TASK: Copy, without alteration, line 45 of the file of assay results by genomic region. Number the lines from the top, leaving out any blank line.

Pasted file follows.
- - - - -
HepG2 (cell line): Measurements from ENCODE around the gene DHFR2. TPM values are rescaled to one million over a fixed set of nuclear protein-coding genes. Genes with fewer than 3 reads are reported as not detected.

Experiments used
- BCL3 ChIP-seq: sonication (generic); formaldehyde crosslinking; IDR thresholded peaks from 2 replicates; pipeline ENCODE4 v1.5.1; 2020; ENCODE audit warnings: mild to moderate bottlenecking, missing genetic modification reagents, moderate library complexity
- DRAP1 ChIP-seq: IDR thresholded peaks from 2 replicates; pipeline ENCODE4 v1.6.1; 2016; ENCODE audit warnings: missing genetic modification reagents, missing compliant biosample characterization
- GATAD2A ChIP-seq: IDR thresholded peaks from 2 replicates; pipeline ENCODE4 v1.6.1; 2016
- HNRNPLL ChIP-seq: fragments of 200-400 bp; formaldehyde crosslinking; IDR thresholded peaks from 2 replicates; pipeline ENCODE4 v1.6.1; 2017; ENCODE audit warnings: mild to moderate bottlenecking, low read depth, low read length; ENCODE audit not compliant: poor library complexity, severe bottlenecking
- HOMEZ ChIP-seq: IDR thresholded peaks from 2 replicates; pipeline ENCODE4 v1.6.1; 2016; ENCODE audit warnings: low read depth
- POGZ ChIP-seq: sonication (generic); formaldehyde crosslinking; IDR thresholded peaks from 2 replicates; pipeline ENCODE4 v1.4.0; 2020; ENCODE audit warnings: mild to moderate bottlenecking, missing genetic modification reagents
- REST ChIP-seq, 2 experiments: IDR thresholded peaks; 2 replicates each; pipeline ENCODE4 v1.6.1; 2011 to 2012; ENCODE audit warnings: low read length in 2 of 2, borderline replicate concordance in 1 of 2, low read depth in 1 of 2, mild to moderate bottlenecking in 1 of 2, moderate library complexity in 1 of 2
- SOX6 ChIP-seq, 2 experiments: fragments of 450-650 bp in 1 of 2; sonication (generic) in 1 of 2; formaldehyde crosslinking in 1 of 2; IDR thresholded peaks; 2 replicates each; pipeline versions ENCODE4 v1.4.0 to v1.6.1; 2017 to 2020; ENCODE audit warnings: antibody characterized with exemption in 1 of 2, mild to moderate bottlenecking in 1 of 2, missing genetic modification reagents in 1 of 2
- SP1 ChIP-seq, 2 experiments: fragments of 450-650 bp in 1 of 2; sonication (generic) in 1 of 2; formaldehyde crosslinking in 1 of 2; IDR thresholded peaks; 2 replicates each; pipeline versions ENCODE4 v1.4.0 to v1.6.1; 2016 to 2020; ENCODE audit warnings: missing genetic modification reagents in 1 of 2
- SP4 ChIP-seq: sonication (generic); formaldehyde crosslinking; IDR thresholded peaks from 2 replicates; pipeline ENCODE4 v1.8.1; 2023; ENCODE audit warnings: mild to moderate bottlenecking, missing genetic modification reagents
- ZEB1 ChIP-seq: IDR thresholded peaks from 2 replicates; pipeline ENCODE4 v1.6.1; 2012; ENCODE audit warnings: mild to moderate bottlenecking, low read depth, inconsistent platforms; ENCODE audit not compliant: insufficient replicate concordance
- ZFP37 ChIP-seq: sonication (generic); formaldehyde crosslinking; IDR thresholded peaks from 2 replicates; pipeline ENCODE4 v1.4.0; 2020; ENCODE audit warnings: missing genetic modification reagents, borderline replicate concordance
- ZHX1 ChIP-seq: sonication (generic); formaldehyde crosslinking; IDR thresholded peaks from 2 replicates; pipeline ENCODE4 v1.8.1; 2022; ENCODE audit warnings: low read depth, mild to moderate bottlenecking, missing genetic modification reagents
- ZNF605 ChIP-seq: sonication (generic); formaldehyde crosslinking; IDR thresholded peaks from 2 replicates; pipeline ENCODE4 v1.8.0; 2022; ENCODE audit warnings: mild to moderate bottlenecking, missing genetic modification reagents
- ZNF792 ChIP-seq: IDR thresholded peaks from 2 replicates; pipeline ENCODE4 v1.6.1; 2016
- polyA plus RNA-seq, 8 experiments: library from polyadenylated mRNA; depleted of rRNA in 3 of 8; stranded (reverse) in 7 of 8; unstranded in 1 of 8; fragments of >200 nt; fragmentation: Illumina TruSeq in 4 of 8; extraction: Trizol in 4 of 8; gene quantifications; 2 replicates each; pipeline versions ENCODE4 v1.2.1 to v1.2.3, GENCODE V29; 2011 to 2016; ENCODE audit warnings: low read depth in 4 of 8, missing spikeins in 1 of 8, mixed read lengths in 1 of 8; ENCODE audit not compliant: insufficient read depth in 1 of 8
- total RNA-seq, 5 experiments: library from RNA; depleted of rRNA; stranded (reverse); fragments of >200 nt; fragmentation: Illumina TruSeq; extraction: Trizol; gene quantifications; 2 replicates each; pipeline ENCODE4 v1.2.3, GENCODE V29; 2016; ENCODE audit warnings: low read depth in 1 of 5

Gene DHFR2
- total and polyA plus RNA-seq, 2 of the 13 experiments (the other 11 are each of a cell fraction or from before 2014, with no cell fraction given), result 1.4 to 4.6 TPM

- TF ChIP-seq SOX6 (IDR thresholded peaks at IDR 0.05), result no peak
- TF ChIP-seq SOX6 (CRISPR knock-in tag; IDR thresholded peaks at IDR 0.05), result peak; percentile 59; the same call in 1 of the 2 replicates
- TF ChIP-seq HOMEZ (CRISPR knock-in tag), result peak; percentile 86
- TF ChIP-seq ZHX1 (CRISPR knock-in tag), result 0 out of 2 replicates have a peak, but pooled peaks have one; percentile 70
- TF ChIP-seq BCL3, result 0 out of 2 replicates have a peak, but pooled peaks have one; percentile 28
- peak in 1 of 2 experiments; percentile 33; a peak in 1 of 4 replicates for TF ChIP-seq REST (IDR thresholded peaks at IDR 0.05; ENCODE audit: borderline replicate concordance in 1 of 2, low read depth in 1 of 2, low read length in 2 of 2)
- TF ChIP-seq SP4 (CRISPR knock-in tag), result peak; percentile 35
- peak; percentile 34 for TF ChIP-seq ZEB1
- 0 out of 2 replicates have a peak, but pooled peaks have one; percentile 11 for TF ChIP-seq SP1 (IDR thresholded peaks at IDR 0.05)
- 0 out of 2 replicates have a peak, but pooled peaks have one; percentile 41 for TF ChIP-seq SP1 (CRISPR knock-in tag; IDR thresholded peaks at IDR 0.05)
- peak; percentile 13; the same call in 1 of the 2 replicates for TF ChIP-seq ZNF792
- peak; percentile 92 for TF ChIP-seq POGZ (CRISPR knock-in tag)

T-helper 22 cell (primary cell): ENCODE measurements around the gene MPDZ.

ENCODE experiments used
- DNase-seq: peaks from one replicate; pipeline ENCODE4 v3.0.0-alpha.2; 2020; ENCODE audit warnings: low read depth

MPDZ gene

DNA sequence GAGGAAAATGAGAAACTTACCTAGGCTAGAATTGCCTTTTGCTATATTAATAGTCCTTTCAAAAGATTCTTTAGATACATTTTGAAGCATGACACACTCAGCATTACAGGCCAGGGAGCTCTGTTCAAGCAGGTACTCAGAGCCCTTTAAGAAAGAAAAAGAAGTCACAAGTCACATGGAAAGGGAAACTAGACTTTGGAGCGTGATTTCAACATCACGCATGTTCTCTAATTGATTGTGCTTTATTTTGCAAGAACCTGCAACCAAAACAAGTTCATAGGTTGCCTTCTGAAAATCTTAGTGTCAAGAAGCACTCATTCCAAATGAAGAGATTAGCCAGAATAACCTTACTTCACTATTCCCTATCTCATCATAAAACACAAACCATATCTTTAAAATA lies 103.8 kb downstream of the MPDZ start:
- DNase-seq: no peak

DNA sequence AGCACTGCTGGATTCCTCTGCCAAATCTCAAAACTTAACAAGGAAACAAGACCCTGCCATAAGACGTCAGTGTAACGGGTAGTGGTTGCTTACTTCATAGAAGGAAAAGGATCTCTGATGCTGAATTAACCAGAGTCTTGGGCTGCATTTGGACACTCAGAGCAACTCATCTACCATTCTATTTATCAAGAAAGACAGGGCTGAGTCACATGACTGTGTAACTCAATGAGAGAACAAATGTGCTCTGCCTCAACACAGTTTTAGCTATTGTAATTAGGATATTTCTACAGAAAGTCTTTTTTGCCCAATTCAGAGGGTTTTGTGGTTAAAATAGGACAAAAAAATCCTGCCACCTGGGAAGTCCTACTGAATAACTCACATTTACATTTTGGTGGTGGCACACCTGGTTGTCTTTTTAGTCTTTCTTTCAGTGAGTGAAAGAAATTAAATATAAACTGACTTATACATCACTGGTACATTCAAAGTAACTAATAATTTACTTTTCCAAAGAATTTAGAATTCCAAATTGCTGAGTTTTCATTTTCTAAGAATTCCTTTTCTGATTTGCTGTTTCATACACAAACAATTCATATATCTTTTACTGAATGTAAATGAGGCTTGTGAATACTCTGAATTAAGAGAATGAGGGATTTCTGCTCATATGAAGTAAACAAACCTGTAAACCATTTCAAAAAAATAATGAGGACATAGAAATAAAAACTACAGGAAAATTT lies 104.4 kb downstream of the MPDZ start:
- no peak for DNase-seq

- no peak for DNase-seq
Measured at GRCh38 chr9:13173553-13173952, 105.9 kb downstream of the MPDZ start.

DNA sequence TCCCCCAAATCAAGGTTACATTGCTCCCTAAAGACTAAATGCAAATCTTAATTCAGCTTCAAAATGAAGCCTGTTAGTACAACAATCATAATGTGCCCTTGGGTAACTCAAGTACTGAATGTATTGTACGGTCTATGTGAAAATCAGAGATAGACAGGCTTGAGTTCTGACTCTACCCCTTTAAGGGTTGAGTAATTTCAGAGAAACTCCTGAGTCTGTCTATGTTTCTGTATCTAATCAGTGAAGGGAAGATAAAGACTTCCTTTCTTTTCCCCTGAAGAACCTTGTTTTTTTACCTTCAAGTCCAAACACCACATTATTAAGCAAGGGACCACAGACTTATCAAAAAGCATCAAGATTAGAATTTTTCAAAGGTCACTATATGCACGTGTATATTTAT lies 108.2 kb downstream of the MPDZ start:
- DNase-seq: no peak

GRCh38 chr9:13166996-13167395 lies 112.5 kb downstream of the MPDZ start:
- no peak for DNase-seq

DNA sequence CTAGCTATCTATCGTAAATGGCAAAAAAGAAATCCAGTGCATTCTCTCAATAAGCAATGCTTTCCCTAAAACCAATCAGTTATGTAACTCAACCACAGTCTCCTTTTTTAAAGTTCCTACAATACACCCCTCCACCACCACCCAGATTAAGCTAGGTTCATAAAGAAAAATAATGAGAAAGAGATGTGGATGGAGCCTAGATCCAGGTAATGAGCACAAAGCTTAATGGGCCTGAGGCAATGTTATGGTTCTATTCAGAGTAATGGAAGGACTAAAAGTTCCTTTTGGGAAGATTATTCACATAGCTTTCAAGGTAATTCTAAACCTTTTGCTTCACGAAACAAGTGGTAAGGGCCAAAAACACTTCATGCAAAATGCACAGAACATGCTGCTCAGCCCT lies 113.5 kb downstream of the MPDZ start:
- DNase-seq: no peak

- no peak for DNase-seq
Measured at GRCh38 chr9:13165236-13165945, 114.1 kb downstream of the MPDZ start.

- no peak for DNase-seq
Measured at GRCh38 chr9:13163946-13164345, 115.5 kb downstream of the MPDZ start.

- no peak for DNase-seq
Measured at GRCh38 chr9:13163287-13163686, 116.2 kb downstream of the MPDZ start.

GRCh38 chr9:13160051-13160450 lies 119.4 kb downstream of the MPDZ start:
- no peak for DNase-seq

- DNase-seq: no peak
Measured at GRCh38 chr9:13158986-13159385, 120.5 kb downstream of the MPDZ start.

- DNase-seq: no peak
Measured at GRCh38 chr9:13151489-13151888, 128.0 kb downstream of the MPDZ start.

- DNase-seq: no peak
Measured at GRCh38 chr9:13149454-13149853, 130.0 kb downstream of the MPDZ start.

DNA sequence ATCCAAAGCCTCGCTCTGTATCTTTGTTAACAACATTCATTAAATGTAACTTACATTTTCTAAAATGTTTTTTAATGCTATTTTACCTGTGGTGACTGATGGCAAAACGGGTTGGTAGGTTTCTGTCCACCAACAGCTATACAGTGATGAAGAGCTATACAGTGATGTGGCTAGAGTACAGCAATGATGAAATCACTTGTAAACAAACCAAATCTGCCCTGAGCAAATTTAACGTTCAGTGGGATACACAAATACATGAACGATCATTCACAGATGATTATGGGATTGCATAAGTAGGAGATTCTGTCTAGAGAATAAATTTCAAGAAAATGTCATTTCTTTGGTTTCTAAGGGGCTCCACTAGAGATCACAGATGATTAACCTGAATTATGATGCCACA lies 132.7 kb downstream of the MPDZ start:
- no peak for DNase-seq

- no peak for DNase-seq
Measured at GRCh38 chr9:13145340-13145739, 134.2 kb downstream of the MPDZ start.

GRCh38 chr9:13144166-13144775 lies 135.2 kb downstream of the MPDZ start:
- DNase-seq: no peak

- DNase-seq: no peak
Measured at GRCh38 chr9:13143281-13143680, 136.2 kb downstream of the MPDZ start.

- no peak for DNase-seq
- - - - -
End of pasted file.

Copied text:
- DNase-seq: no peak